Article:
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> Antidepressants forever?
Hey Hey
post Oct 23, 2009, 03:12 PM
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I had a haircut today. The lady that cut my hair said that she started to come off antidepressants a couple of weeks ago. She halved the dose but had bad withdrawal symptoms. Her doctor said to stop them outright as there will be repercussions anyway so just go the whole hog.

She seemed so much happier than I've seen her over the last couple of years.

I don't know what the medication was, as I felt it might be too intrusive to ask.

Whatever, did they work? Was it time for her to resume her "native" serotonin again? Did the treatment leave her with elevated serotonin levels? What about the length of treatment anyway? Are there long term treatment scenarios in patients that could be terminated but aren't? What about side-effects versus benefits? ... What's going on? ...
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Rick
post Oct 23, 2009, 08:02 PM
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It's good to know that she can quit and be happy. I would have assumed, knowing the pharmaceutical companies, that there would be hell to pay.
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rhymer
post Oct 24, 2009, 03:12 PM
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several sites cover this topic eg....
http://bjp.rcpsych.org/cgi/reprint/179/42/s4.pdf

I have been taking AD's for 19 years now adn haevt'n scene ayn bda seid efex.

I think that odd cases of unsuspected experiences will always arise and think that, in any case, attempts to manage without medication should be tried perhaps every 6 months under the GP's control (usually with a gradual removal of the drugs).
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Phi
post Oct 25, 2009, 07:07 AM
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too bad that most people wont follow the regimen the way it's directed.

realistically, the reason why drug companies profit so much is because there is no follow-through...either on the side of the patient or the provider.

not everyone who needs help has access to reliable treatment because of financial status or health coverage or ignorance.

it's just my opinion that a majority of people seeking help through antidepressants won't get the correct treatment, and there are plenty of ways to function efficiently without that route.

if one cares to know, I believe the goal of the regimen is to initiate personal choice....and I'd be willing to prove it if anyone disagrees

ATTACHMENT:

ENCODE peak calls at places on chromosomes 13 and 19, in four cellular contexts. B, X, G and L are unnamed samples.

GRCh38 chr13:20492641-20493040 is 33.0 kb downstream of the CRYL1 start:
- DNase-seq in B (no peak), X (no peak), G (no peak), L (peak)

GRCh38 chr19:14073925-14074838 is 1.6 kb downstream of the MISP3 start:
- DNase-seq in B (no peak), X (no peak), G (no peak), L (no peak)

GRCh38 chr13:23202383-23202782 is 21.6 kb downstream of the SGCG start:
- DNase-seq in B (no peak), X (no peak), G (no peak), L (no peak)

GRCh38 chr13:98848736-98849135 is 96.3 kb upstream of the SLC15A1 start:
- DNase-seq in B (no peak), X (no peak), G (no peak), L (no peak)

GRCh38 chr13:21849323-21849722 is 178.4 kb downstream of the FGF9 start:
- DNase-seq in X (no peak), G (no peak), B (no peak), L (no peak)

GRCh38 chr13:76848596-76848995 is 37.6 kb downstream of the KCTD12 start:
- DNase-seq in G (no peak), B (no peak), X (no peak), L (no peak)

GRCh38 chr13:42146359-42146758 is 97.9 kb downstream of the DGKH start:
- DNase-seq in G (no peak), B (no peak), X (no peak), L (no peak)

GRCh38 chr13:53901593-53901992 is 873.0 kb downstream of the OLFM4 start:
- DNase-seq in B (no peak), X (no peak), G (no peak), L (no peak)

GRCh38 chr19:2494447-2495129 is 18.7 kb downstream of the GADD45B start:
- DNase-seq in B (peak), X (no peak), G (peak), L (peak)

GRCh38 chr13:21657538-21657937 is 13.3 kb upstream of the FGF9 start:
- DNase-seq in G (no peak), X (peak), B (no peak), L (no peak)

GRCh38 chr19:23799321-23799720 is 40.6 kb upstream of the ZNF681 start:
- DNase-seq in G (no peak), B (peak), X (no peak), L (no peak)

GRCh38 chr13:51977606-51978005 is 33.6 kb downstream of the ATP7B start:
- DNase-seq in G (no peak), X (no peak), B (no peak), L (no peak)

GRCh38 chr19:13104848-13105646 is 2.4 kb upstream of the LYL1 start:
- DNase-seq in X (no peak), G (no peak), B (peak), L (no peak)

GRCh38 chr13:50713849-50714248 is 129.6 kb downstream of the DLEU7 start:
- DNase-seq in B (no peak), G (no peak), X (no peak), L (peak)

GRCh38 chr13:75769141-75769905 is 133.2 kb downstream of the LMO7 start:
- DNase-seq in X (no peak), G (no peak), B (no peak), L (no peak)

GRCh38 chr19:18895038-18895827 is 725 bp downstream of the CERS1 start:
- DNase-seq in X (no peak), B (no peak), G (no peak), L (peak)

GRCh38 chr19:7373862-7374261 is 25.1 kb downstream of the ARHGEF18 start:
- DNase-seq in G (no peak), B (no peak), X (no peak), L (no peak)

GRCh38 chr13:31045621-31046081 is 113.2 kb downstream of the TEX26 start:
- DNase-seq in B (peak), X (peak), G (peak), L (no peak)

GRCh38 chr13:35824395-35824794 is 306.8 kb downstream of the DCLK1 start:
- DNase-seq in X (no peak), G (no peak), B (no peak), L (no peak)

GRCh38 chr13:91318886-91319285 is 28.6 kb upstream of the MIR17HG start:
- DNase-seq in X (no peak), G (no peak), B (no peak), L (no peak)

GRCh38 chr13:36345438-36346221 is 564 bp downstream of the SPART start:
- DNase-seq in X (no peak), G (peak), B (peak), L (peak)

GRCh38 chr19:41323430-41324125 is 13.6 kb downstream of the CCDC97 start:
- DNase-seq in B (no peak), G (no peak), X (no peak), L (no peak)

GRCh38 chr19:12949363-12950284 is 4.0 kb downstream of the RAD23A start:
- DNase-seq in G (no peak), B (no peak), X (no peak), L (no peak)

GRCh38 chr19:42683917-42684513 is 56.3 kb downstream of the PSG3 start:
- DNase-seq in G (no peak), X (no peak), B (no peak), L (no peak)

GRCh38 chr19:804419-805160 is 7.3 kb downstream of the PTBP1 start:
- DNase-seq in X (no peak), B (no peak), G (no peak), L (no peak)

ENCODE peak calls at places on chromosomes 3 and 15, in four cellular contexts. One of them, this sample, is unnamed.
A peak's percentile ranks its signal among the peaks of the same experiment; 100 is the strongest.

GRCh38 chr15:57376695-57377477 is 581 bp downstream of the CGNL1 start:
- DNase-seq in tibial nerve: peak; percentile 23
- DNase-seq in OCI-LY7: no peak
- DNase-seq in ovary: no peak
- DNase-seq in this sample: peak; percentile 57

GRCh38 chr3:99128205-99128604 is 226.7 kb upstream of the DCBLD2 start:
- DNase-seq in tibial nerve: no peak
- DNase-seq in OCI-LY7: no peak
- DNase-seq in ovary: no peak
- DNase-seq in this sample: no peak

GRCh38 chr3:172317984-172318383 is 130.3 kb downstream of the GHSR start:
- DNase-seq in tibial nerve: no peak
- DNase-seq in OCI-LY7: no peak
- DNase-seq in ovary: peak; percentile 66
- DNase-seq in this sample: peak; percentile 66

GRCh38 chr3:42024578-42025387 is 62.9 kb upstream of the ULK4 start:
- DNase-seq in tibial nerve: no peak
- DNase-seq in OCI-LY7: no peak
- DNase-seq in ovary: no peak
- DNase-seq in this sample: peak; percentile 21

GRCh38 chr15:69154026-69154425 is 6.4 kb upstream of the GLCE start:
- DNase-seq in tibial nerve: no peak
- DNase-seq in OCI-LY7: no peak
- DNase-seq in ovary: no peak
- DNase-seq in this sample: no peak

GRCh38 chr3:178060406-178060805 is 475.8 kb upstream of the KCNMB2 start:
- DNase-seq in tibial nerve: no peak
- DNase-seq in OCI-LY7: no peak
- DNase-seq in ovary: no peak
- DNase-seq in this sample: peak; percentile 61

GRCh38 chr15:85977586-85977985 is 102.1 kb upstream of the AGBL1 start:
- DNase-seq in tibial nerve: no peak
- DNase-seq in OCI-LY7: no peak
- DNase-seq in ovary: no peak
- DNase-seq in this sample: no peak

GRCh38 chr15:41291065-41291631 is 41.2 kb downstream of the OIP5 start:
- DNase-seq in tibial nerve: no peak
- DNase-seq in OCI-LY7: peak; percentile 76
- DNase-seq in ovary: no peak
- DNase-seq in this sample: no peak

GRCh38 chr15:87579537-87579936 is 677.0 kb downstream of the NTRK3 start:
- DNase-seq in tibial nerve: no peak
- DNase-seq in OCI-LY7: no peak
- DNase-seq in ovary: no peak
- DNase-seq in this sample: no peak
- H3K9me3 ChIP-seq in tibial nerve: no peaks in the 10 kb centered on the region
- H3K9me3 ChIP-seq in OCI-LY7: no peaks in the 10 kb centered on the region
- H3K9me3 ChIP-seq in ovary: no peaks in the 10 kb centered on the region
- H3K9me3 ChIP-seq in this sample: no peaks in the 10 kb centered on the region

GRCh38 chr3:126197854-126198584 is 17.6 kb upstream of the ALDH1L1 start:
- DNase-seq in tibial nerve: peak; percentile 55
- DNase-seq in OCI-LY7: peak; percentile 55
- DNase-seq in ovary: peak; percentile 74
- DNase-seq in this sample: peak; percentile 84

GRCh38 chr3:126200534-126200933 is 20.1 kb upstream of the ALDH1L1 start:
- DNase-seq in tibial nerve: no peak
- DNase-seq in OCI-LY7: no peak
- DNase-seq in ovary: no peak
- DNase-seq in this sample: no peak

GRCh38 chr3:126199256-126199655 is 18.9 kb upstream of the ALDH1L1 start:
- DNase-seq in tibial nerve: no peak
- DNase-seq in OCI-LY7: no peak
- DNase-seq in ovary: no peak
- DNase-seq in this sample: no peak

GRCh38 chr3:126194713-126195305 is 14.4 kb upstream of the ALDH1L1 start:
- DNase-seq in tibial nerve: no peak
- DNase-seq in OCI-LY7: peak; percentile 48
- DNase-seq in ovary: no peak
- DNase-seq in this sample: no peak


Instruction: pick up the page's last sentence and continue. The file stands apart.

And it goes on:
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Tone
post Nov 07, 2009, 06:56 PM
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QUOTE(Phi @ Oct 25, 2009, 09:07 AM) *

too bad that most people wont follow the regimen the way it's directed.

realistically, the reason why drug companies profit so much is because there is no follow-through...either on the side of the patient or the provider.

not everyone who needs help has access to reliable treatment because of financial status or health coverage or ignorance.

it's just my opinion that a majority of people seeking help through antidepressants won't get the correct treatment, and there are plenty of ways to function efficiently without that route.

if one cares to know, I believe the goal of the regimen is to initiate personal choice....and I'd be willing to prove it if anyone disagrees



you are totally wrong, "antidepressants" have never helped any true-depressive no matter what way they are used, after no matter how many years, after no matter what combinations. I got out of bed at 7:00 PM today. I had 11 doctors over 14 years. Following "regimens" does not work at all and never has. I have never once gotten any relief from any "antidepressant", save for dozens of stablon tablets having a MINIMAL effect that allows me to leave my home for a bit but still not do much in pain and suffering. No one else like me has ever gotten any help from any medical establishment but there is a black-out on this and people with Pseudo-depression are covered instead, because going from 'feeling fine and cocky', to feeling 'fine and cocky' (no change) can be lied about as "the drugs worked".
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Phi
post Nov 08, 2009, 03:41 AM
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no doubt that it won't work for everyone.
i was referring to how much money is really made off of the way the medical system is set up(especially in the context of anti-depressants).

the way things are going, i hope that things are developed for those who are in more extreme conditions.
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Tone
post Dec 02, 2009, 05:03 PM
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they dont work for anyone with real depression, just a placebo effect on false depression thats then reported as a percentage success rat. the real rate is zero, just like aspirin would help zero percent of people with a ruptured spinal disc.
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Hey Hey
post Dec 03, 2009, 09:24 AM
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QUOTE(Tone @ Nov 08, 2009, 02:56 AM) *
you are totally wrong, "antidepressants" have never helped any true-depressive no matter what way they are used, after no matter how many years, after no matter what combinations.